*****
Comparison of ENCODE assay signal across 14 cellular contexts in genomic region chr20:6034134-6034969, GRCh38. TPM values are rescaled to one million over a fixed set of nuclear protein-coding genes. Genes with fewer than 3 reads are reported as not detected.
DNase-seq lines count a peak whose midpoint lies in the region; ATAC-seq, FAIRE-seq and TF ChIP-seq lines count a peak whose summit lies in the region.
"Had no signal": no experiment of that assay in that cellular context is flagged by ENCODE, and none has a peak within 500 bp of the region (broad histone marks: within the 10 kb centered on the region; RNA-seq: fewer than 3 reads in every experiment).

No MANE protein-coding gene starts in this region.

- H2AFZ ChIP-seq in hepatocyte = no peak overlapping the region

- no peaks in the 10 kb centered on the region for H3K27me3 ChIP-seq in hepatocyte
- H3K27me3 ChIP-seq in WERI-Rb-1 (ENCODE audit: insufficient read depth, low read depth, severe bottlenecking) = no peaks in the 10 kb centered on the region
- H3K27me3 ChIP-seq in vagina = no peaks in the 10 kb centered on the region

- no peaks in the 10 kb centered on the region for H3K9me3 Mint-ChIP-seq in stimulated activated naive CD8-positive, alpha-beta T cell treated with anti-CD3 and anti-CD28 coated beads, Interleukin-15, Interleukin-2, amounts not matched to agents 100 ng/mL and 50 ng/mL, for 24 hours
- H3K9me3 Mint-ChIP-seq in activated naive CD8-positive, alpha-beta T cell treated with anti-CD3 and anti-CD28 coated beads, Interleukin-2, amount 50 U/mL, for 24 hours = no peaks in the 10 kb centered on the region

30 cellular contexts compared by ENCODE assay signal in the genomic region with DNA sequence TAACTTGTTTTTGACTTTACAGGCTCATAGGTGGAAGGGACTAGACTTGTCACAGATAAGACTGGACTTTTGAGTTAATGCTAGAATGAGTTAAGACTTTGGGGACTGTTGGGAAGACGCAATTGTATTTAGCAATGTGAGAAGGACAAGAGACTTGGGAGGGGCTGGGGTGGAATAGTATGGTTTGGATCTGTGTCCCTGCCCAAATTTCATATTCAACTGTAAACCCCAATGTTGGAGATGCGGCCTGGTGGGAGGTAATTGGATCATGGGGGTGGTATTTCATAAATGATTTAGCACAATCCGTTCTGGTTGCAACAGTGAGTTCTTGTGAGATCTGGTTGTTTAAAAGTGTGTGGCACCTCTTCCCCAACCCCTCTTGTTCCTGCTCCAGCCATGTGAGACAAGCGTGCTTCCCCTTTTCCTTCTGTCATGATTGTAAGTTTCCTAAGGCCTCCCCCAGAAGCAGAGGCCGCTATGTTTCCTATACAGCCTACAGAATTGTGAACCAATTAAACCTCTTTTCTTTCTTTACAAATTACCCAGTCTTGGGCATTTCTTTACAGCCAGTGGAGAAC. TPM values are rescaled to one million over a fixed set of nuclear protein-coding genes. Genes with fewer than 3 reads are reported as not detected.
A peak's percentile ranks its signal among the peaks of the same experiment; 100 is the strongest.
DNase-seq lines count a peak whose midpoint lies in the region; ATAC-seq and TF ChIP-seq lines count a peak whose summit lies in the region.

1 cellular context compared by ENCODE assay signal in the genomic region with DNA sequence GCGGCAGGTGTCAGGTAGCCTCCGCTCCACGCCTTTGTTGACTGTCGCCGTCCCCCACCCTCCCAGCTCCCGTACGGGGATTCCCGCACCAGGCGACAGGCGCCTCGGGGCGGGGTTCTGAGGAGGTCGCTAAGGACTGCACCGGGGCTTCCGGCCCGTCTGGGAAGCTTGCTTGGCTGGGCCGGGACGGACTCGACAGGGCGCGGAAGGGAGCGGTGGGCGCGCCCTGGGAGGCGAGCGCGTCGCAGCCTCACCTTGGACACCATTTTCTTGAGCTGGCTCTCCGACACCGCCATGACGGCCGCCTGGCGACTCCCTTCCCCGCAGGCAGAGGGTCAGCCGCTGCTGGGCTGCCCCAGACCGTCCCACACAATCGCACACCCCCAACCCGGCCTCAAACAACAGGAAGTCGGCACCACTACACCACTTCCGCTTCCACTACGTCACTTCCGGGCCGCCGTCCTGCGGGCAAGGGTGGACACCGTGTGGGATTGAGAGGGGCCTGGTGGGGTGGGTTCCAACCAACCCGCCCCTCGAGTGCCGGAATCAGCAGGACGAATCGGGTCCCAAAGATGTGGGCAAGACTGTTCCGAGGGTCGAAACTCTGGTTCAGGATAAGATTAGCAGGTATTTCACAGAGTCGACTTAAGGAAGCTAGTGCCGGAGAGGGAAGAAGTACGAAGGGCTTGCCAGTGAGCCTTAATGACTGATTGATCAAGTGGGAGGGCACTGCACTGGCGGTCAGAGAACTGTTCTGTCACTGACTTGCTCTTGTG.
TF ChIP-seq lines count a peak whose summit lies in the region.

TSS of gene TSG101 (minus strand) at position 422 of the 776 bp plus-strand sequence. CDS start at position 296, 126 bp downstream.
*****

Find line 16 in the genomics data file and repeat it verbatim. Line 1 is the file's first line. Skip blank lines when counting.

TSS of gene TSG101 (minus strand) at position 422 of the 776 bp plus-strand sequence. CDS start at position 296, 126 bp downstream.